After the Vote was Won

Winning the vote for women brought new energy to campaigns for social and political equality. Joanne Smith looks at the remarkable flowering of women’s associations in Britain during the 20th century.

Suffragettes in prison uniform head to a demonstration in Chelmsford, Essex during a parliamentary by-election in 1908. The representation of the People Act of 1918 gave the parliamentary franchise to women – or at least those women over 30 years of age who were either occupiers of property with an annual rent of £5 or over, or were householders, wives of householders or graduates of British universities. This partial franchise had been won by the suffrage movement after 70 years of campaigning, but it would be another ten years before the Representation of the People (Equal Franchise) Act of 1928 was passed, which enabled all women, like all men since 1918, to vote at age 21.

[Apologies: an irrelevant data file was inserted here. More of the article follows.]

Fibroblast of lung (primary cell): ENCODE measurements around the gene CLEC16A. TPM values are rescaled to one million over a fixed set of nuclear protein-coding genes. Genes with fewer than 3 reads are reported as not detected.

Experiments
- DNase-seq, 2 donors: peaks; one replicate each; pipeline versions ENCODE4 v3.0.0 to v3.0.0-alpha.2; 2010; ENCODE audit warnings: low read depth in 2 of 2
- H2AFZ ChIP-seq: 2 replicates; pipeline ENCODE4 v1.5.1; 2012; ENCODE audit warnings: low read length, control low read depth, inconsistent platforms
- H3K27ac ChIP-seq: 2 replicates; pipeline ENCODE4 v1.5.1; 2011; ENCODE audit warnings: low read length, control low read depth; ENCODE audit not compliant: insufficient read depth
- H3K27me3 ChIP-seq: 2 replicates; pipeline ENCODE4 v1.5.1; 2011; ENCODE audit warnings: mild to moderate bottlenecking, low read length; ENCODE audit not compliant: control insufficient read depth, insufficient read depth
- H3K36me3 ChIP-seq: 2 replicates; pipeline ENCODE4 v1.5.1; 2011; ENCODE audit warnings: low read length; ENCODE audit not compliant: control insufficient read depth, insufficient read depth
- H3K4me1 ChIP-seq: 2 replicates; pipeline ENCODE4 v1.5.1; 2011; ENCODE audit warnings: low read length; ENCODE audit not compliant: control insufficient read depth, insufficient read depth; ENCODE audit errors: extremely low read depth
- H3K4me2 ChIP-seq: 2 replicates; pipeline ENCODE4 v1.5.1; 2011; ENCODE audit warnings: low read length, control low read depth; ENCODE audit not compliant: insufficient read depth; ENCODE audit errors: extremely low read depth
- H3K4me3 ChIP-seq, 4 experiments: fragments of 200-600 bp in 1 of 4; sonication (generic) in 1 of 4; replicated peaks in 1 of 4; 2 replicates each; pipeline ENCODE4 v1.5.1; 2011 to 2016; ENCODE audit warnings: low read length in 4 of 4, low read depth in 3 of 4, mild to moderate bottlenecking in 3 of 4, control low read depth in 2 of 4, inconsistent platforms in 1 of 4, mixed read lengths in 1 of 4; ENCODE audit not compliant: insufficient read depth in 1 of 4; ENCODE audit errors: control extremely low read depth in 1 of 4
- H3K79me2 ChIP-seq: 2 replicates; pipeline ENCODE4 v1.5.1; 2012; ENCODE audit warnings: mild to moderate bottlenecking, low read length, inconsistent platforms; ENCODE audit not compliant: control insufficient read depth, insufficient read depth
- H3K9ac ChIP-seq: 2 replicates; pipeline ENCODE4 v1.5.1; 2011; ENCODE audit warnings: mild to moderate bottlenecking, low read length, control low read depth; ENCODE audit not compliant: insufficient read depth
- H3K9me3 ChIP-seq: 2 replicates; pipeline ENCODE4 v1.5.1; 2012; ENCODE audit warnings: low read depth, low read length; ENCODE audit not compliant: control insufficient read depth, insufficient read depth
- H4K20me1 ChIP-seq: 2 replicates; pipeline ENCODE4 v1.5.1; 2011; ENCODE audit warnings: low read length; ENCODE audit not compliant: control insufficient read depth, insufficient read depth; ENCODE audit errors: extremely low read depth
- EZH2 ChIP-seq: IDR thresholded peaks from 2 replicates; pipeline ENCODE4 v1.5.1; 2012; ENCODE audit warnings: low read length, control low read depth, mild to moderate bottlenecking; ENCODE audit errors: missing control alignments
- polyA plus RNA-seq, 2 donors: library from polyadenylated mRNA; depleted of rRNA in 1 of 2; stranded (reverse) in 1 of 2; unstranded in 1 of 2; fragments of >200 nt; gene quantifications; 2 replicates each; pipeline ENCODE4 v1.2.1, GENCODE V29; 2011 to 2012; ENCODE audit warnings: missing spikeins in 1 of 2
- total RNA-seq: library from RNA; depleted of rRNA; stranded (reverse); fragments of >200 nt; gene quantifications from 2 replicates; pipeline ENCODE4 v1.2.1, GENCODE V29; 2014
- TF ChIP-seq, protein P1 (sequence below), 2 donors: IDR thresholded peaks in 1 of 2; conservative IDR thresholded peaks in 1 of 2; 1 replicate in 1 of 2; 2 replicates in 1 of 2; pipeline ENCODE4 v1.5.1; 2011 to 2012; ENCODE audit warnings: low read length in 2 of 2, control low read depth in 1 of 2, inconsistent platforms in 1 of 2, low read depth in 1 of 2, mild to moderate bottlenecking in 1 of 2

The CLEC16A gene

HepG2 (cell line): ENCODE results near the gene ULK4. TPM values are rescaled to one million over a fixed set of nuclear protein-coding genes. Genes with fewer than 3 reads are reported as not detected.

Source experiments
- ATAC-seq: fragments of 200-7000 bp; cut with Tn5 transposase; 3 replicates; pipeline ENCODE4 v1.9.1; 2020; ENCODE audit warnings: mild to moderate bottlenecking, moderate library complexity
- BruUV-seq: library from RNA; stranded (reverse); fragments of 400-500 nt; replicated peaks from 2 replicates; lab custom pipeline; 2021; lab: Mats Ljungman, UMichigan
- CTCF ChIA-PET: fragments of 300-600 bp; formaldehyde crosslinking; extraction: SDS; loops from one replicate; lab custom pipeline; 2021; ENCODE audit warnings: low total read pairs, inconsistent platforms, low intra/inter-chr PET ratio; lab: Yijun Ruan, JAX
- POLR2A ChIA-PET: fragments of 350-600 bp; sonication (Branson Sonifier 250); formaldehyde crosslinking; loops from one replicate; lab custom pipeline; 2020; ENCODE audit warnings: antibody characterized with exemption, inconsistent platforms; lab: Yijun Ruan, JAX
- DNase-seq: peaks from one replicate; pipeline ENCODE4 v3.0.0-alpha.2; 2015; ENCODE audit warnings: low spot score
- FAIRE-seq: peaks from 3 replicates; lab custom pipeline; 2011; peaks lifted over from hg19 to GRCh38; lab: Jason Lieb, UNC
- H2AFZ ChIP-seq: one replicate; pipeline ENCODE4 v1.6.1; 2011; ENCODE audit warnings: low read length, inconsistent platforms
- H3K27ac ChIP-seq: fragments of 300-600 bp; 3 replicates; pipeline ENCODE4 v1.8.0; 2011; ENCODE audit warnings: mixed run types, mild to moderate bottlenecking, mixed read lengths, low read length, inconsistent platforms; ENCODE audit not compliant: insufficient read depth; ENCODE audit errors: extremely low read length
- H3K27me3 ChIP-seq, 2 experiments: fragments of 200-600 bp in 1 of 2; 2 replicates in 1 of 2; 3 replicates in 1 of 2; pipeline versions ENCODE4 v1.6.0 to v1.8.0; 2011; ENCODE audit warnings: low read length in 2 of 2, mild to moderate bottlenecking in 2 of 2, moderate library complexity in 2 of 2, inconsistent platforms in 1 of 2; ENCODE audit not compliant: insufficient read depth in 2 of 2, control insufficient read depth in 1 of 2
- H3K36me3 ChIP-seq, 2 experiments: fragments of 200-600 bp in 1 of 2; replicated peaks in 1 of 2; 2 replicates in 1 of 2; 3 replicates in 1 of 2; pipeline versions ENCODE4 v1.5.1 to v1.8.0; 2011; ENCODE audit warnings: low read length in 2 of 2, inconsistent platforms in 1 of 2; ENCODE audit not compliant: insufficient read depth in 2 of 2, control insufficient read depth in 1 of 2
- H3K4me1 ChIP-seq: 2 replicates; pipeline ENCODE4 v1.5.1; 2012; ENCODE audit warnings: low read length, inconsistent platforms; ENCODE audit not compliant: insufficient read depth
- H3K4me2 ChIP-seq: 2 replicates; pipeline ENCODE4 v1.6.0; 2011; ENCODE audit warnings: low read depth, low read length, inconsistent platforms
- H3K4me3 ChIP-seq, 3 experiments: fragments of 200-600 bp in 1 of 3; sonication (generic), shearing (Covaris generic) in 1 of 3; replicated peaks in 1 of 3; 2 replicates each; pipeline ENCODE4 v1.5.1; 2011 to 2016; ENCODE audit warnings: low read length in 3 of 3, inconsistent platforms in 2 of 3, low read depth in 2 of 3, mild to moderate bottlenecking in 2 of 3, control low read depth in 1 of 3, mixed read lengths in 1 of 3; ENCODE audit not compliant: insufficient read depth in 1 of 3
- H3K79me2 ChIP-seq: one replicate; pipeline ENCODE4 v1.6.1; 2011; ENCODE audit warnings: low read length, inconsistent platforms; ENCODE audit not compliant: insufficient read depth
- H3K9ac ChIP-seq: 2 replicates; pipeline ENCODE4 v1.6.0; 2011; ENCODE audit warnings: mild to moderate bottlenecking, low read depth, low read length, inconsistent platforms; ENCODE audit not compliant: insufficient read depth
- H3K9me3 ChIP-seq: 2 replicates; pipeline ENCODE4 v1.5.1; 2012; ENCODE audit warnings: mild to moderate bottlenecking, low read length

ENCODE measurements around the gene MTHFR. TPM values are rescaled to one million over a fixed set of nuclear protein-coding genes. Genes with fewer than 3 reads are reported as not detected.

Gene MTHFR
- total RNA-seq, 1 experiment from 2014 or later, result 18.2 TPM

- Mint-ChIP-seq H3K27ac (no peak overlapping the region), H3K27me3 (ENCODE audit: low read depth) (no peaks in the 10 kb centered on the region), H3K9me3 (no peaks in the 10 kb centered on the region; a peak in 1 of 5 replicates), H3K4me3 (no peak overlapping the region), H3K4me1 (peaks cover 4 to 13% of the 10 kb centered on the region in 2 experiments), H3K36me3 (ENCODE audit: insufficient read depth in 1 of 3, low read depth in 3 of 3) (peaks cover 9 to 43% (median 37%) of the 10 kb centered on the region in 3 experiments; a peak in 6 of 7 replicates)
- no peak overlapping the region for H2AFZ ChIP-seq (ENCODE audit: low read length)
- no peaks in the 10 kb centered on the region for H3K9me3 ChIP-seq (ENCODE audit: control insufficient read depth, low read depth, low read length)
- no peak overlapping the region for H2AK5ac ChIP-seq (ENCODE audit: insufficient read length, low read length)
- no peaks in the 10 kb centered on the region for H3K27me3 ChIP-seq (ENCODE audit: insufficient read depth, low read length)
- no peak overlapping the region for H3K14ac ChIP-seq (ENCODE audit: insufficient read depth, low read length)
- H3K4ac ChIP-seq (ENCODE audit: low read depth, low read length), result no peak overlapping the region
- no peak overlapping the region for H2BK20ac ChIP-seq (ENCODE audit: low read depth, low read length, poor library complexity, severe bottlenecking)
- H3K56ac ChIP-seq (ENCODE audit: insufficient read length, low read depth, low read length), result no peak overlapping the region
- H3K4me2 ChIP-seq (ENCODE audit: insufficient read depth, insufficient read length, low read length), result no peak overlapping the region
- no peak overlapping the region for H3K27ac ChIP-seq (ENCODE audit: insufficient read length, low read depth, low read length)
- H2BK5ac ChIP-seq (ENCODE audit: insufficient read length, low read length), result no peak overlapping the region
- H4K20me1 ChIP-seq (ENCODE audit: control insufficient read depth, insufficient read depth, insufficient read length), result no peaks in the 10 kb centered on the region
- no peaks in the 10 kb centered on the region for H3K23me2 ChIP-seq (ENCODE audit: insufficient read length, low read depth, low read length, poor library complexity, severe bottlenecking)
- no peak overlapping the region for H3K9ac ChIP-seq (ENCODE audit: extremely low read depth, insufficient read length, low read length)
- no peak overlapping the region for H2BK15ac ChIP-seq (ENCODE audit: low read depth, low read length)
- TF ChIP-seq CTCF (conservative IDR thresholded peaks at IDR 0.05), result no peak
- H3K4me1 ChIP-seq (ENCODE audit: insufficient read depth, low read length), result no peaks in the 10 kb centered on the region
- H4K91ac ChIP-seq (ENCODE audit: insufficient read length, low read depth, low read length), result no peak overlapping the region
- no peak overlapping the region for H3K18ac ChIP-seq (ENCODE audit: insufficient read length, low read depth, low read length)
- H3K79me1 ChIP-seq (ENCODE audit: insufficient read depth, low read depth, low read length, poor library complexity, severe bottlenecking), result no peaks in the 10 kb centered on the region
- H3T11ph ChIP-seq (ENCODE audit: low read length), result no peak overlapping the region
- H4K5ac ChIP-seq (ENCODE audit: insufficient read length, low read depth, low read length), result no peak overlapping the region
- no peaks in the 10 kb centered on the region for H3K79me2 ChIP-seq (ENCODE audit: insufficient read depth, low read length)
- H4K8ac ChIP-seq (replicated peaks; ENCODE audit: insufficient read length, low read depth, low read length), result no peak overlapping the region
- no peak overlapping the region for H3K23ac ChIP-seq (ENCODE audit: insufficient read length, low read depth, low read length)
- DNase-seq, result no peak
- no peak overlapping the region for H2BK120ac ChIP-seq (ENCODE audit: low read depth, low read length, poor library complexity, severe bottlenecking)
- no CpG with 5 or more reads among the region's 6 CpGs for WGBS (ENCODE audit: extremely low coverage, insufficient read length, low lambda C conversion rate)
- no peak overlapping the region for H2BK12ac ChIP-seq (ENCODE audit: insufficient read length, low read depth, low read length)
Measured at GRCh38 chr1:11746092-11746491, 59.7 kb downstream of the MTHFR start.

The winning of the parliamentary franchise energised the activities of First World War women’s organisations and saw new associations proliferate across Britain. Local Women Citizens’ Associations (WCAs) began to spring up across the country, reaching a peak between 1918 and 1930, although there was a revival of women’s activism following the end of the Second World War. The earliest branches were established in Liverpool and Manchester in 1913; the Dundee branch held regular meetings until 2002.  

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